World’s smallest imaging device can 3D-scan inside your blood vessels
An Australian/German team has developed the world’s smallest imaging device, at the thickness of a human hair. It’s capable of traveling down the blood vessels of mice, offering unprecedented abilities to 3D-scan the body at microscopic resolutions.
To build this miniature endoscope, the team took a fine optical fiber with a diameter of less than half a millimeter (0.02 in), including its protective sheath. The researchers then used a 3D micro-printing technique to print a minuscule side-facing lens into it with a diameter less than 0.13 mm (0.005 in) – too small to be seen with the naked eye.
This optical fiber was then connected to an optical coherence tomography (OCT) scanner as a flexible probe. OCT is a 3D depth-sensitive scanning technology, commonly used to map the retina in optometry and ophthalmology. It uses near-infrared light to penetrate into tissue, measuring the wave interference between a reference beam and a probe beam to build up live 3D images that can look through surfaces within the body into the structures beneath at microscopic resolutions.
With this breakthrough, the team has built an OCT scanning device small enough to be pushed through blood vessels in the body. This ultra-thin probe can be rotated and slowly pulled backwards to build up a 3D map of its surroundings to a depth around half a millimeter below the surface. It offers unprecedented abilities to scan the vascular system of the body for the plaques, made up of fats, cholesterol and other substances, that tend to build up in blood vessel walls and lead to heart disease.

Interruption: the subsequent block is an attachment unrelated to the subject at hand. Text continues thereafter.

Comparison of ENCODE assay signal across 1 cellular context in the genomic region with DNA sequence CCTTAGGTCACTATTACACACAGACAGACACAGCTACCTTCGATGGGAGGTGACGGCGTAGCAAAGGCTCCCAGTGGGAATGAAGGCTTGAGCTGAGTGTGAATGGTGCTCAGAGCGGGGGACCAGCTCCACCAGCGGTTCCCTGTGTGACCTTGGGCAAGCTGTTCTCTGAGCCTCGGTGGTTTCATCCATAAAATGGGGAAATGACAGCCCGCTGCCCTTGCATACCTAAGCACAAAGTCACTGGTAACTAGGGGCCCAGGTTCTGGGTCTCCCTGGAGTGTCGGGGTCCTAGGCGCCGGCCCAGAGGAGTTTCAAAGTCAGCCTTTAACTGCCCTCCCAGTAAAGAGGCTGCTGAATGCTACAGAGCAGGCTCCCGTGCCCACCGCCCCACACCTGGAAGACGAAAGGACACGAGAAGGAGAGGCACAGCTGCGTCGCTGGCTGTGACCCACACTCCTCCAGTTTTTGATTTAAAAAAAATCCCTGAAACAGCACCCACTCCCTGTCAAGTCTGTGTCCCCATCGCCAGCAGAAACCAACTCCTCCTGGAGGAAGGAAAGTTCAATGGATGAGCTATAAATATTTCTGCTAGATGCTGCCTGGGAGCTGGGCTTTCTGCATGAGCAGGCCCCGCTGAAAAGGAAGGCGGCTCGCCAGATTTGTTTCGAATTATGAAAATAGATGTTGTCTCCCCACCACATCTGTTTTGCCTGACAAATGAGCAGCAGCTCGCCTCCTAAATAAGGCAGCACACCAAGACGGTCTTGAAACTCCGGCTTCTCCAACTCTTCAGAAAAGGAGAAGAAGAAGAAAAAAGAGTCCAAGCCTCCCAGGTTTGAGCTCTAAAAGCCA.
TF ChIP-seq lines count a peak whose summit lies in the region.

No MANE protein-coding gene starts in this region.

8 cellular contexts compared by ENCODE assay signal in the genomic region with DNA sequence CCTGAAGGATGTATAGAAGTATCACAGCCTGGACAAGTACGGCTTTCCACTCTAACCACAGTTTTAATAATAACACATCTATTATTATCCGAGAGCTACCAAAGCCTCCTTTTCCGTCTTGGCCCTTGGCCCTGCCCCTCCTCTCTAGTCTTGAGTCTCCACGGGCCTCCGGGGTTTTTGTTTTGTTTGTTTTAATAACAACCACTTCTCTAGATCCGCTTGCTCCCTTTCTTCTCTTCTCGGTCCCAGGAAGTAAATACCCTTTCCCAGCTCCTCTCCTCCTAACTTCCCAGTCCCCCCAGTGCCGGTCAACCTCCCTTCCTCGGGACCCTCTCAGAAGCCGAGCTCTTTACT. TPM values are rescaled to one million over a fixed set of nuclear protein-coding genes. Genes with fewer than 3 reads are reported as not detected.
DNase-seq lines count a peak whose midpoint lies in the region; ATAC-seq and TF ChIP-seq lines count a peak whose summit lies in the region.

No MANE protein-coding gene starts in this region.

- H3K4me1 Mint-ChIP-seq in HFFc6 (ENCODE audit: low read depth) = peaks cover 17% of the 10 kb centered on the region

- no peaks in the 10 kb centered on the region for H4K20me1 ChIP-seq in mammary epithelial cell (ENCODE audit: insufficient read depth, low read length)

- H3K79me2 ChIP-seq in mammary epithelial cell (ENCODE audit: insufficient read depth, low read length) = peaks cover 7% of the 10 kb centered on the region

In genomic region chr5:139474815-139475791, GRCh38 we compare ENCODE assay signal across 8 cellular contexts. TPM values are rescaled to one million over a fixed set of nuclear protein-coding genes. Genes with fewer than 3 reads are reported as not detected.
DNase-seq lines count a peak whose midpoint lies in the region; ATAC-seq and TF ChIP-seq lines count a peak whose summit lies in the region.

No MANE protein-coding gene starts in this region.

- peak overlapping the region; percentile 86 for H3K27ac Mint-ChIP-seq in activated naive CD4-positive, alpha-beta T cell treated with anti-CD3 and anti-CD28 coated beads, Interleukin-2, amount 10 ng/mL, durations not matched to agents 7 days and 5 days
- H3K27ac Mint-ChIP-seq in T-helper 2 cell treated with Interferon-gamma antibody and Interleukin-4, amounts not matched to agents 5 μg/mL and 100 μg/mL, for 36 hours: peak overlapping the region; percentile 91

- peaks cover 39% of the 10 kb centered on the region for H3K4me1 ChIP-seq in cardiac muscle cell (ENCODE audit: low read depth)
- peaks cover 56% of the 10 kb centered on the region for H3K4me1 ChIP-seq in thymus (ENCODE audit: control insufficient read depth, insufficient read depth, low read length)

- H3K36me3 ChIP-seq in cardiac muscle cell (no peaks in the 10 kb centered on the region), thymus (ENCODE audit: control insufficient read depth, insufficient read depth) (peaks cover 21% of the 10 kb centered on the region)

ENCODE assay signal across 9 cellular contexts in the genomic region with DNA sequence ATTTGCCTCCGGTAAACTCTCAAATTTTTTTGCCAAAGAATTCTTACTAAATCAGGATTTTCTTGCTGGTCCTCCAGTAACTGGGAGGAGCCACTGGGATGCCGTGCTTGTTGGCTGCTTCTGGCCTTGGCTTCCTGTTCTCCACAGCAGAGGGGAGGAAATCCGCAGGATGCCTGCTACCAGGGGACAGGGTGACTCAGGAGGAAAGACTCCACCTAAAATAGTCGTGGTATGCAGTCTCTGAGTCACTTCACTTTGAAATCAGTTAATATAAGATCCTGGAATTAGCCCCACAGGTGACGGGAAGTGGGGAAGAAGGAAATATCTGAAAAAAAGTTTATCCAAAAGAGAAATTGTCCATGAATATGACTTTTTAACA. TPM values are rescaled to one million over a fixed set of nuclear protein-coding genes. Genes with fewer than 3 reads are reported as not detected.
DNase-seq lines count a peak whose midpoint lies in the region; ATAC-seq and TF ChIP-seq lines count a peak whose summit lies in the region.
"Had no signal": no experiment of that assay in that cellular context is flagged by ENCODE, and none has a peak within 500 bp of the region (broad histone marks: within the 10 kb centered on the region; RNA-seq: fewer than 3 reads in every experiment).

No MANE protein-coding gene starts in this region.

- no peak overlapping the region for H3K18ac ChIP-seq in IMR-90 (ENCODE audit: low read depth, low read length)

The team performed successful tests of the device in both human and mouse blood vessels, demonstrating its ability to deliver quality OCT images and the flexibility to get where it needs to go in the body. Its precisely printed lens allows the scanner to image depths five times deeper than previous attempts, and the researchers believe this tiny probe could open up new scanning options in hard-to-reach places like the cochlea of the ear and potentially even parts of the nervous system.
The team comprised medical clinicians and engineers from the University of Adelaide and the University of Stuttgart.
Dr. Hans C. Mumm